Neil Reeder

Head & Heart Economics

London, UK 

 

www.headheartecon.co.uk

 

photo by Sara Haq

Character counts

 

Character counts in shaping lives for the better - so what can or should public services do about this?

 

Character matters. That is the blunt message revealed by James Heckman's work. The ability to be open to new ideas and to meeting new people, the willingness to express yourself, the degree of conscientiousness with which you tackle problems and your ability to get on with others are vital to life chances.

 

Those characteristics make a very real difference to your life chances - in some cases far more than IQ. By moving from the group that is worst at ‘soft skills' (i.e. openness, conscientiousness and agreeableness etc) to the group that is the next worst, the chances of a US male going to jail by the age of 30 fall by three-quarters. That is far greater than the effect of a similar improvement in cognitive skills (which reduce the risk by only a third).

 

It is, therefore, fortunate that something can be done about those 'soft skills'. Programmes such as the Perry pre-school programme (that gave high-quality education to children of low-income families), highlight an improvement in self-control and reduced aggression that is sustained for many years later - achieving the kind of results that can make a huge difference to anti-social behaviour later on.

 

So what should public services do, if one takes seriously the analysis of this Nobel Laureate?

 

One starting point is rethinking school. Schools can make a major difference to soft skills - as long as they change their focus. So many pupils don't get their knowledge of how to do better from books. They get planning skills, commitment, enthusiasm from trying out practical projects such as running a student business, or becoming an apprentice in a place that really cares about their development.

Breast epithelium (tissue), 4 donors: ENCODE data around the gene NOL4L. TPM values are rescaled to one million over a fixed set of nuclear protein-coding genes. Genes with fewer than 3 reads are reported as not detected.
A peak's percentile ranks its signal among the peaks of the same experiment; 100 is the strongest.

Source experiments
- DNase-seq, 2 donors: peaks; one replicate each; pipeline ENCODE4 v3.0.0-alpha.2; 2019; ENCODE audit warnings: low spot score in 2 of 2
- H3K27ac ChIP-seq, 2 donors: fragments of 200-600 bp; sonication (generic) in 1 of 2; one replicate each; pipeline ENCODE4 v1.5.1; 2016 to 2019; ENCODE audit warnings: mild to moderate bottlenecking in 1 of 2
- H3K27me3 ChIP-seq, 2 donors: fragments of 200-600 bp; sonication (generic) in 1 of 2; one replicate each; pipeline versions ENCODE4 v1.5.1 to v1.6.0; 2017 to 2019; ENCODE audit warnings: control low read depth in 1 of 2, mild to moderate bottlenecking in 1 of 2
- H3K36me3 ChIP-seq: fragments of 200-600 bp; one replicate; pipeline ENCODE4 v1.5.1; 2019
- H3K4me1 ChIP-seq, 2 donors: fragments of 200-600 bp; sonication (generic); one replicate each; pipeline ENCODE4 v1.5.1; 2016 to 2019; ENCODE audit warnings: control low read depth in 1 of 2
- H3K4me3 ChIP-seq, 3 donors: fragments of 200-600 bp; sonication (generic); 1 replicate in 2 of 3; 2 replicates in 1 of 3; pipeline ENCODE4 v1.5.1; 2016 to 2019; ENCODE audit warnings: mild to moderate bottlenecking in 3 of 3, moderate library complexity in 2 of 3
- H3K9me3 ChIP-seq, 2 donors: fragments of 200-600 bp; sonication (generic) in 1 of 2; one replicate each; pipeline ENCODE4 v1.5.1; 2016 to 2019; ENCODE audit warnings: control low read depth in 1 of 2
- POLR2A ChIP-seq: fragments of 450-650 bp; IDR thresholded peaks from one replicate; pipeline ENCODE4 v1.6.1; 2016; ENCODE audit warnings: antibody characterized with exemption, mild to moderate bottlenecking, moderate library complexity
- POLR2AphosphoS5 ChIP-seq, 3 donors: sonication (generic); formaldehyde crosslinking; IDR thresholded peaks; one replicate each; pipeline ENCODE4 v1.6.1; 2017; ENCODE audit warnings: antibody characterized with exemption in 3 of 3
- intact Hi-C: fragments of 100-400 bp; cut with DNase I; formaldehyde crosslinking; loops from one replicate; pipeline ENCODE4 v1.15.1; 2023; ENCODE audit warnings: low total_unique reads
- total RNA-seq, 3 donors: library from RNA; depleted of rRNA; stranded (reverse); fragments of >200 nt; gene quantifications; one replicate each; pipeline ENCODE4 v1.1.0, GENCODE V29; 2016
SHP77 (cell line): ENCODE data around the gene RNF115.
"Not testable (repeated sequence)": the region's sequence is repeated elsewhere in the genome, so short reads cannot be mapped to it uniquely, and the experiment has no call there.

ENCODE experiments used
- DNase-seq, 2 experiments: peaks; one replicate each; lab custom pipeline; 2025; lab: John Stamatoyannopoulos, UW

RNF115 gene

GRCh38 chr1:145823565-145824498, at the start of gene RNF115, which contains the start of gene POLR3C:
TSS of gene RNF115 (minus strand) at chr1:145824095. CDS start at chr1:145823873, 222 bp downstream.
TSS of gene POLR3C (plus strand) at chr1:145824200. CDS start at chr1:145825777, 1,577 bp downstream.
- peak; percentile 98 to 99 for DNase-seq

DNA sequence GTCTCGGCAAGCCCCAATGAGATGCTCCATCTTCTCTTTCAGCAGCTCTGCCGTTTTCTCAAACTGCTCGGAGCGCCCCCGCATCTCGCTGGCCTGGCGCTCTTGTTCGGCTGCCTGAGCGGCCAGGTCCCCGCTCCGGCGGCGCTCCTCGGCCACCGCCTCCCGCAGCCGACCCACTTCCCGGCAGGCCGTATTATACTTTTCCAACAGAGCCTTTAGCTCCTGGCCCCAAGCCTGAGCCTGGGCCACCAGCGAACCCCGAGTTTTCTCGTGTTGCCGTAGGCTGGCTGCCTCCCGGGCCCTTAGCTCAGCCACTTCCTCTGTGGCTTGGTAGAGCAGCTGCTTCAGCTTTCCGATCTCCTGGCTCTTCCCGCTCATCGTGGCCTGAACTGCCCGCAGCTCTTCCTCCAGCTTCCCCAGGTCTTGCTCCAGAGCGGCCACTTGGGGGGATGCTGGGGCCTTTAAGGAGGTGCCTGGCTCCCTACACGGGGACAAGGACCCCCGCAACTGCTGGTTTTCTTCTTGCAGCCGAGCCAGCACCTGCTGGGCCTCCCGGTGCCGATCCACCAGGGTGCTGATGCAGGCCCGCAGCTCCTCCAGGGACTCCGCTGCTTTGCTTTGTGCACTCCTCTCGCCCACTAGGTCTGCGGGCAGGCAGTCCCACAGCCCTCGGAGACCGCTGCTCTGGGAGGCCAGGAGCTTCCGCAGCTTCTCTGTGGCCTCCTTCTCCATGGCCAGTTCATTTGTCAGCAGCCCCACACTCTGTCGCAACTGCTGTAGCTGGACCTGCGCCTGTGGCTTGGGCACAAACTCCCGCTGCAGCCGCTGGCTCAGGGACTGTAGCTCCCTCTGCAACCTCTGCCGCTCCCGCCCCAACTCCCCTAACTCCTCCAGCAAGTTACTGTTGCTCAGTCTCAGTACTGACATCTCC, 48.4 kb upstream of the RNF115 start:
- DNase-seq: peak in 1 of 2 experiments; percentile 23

A chalk and talk education system is a very long way from meeting these needs. So too is an approach that wants to tie down the precise mechanics of what teachers should be teaching, and asks for a detailed overview of progress on indicators. Instead, the Young Foundation has highlighted a range of important alternatives - from the Fastlaners course for unemployed graduates which seeks to inculcate soft skills, through to the pilot Studio Schools, which undertake a more practical oriented agenda for pupils.

 

But a recognition that soft skills need support - just as much as cognitive skills - should go more widely than schools. For example, training programmes for the long-term young adult unemployed should do more to promote resilience and self-confidence, while much more could be done to promote proven techniques such as restorative justice, highlighting to young offenders the distress to their victims. A broad shift to promoting the development of soft skills can make a difference, and is vital, if a tide of rising inequality in life chances is to be addressed.